Along about one-thirty I start for home—I got a car, but I ain't using it—the subway is my ticket that night. I just come out of a high-class robbers' den over on Sixth Avenue, and start toward Broadway; it's Fifty-sixth Street that I trot down, and it strikes me a wonderful place to pull off a murder—dark and quiet.
Then, when I'm halfway down the block, a woman shoots out of a brownstone front and skips down the steps toward a waiting taxi. She's just about to pull open the door and jump in when I see her draw back suddenly, stand undecidedlike a second, and then, turning, make a sudden dash for the steps. But she's too late. Two chaps hop out of that taxi and go after her. Now, I don't say that she mightn't 'a made it, for she had a start on them, but another lad steps out of the basement way and heads her off.
And let me give those boys credit for working fast; they sure turned the trick like professionals; there ain't no more than a scream and a couple of kicks when them birds have whisked her up and run her into the taxi. A crank of the motor, and the car is speeding away. Is that young lady lost forever? Not so you could notice it, she ain't! If they worked fast, so did I. I couldn't stop them—not me—but I had run across the street and as the car shot past me, I made a grab and swung up on the spare tire.
As we turn into Sixth Avenue, I see a window go up in the brownstone house, and I think I catch a shout. Then we ride. Things weren't so dead after all, and it looked as if I might get some return on that twenty.
There's three men and a driver, and you think the best thing I can do is to holler at the first cop we pass. But not me! He might stop us, and then again he might not. Also, I might get shot off the back of that speeding car, which was not exactly my most cherished thought. Besides, at the best, the police could only make a capture and give me a vote of thanks, with a misspelling of my name at the bottom of the page of the evening papers. No, I'm not looking for honor—there would probably be jack in this for yours truly.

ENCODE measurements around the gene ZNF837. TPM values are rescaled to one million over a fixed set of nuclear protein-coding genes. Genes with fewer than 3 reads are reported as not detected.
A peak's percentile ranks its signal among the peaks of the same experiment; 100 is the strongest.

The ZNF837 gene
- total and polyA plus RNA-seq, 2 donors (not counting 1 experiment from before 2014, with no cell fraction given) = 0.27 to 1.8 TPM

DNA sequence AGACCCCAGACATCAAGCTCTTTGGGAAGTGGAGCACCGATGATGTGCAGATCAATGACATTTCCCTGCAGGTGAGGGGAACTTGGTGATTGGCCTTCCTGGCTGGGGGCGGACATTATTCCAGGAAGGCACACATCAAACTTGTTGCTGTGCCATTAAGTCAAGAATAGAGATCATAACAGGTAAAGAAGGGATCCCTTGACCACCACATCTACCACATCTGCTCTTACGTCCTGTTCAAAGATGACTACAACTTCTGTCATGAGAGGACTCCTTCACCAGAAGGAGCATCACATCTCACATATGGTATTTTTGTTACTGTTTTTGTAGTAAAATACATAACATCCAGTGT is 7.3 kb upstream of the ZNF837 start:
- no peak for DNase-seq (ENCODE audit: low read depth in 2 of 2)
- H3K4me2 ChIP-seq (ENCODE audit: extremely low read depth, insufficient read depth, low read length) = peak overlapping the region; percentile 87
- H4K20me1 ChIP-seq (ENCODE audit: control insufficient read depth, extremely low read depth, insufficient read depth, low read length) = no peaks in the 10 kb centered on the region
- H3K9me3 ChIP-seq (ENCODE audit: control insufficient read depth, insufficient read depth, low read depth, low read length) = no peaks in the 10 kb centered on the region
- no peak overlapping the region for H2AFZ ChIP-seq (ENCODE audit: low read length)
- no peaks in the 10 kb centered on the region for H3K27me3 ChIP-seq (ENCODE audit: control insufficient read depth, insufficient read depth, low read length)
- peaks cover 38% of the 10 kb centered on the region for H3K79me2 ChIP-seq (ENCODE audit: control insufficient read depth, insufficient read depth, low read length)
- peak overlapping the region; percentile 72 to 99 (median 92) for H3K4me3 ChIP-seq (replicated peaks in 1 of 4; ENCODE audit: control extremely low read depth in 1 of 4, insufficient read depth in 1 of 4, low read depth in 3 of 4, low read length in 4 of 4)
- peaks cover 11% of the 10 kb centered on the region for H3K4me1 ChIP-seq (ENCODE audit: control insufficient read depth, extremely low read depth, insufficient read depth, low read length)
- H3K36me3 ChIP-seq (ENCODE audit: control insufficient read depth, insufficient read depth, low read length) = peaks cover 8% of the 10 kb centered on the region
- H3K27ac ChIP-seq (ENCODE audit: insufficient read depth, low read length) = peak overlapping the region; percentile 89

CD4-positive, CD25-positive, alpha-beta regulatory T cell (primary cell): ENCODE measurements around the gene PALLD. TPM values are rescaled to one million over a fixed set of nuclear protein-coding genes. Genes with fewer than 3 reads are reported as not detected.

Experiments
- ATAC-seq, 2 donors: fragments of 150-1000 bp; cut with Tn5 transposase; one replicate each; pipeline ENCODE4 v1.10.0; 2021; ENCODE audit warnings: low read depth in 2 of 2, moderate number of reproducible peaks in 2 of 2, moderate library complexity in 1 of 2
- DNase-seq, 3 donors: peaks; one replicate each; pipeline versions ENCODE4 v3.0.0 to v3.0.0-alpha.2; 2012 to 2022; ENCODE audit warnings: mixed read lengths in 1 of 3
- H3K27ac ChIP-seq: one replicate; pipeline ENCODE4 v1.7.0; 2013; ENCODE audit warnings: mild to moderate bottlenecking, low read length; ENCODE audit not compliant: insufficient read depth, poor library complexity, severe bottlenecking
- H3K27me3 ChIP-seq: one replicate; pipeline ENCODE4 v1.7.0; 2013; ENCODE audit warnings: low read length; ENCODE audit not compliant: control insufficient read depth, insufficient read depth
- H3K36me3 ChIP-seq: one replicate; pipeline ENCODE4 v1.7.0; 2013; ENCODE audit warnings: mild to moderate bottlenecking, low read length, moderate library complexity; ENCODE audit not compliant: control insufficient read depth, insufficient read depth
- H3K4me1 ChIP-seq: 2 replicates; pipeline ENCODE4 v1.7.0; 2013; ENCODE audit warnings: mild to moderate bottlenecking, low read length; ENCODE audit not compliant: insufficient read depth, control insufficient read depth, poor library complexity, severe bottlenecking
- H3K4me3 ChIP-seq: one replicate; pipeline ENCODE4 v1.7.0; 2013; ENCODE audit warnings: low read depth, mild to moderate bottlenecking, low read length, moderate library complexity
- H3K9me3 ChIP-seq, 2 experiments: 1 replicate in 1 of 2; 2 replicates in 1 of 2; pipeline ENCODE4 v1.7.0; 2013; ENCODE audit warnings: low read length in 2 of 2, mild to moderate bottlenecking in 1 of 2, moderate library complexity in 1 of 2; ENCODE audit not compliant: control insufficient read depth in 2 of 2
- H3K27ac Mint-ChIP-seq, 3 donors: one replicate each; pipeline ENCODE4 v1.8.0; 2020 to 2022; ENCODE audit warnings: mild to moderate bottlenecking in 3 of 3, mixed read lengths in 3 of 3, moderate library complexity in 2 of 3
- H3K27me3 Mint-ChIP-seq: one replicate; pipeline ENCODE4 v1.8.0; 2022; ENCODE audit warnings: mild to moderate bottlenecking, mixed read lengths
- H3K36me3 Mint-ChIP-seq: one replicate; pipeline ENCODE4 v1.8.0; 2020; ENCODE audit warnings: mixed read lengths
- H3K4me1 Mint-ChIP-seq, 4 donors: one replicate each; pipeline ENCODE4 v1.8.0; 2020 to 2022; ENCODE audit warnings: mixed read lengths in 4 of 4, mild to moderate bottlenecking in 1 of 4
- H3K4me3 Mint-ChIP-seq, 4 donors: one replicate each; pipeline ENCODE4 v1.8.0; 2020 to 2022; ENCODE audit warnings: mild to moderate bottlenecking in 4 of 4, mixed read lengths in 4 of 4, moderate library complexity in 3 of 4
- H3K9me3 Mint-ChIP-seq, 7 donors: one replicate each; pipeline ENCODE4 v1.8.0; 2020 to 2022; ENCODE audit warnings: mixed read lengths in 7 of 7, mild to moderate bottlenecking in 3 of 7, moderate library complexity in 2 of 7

It ain't cold, and the ride ain't so bad; not so good either, but then I couldn't be particular. As far as being worried about the end of the trip—not much! There were four of them—all armed I guess—but then I had a couple of guns of my own, and I'd be the one with the drop.
At last the ride was over, and we pulled up on a lonely street in the Bronx. It was an empty street, but on the next block was a row of two-story frame houses. I guess they didn't want to attract attention by arriving in style and would hoof it the rest of the way. There is some delay about them getting out of the cab, and I drop off the tire, and stretch my legs, and shake out enough kinks to account for a fifty-mile trip in a lizzy; also I might make mention of the fact that I played with my automatics—being overfond of such toys on certain occasions—and this was one of them. Of course, those birds couldn't know I had come along with them; they was too busy with the struggling girl when I swung aboard. So everything was rosy.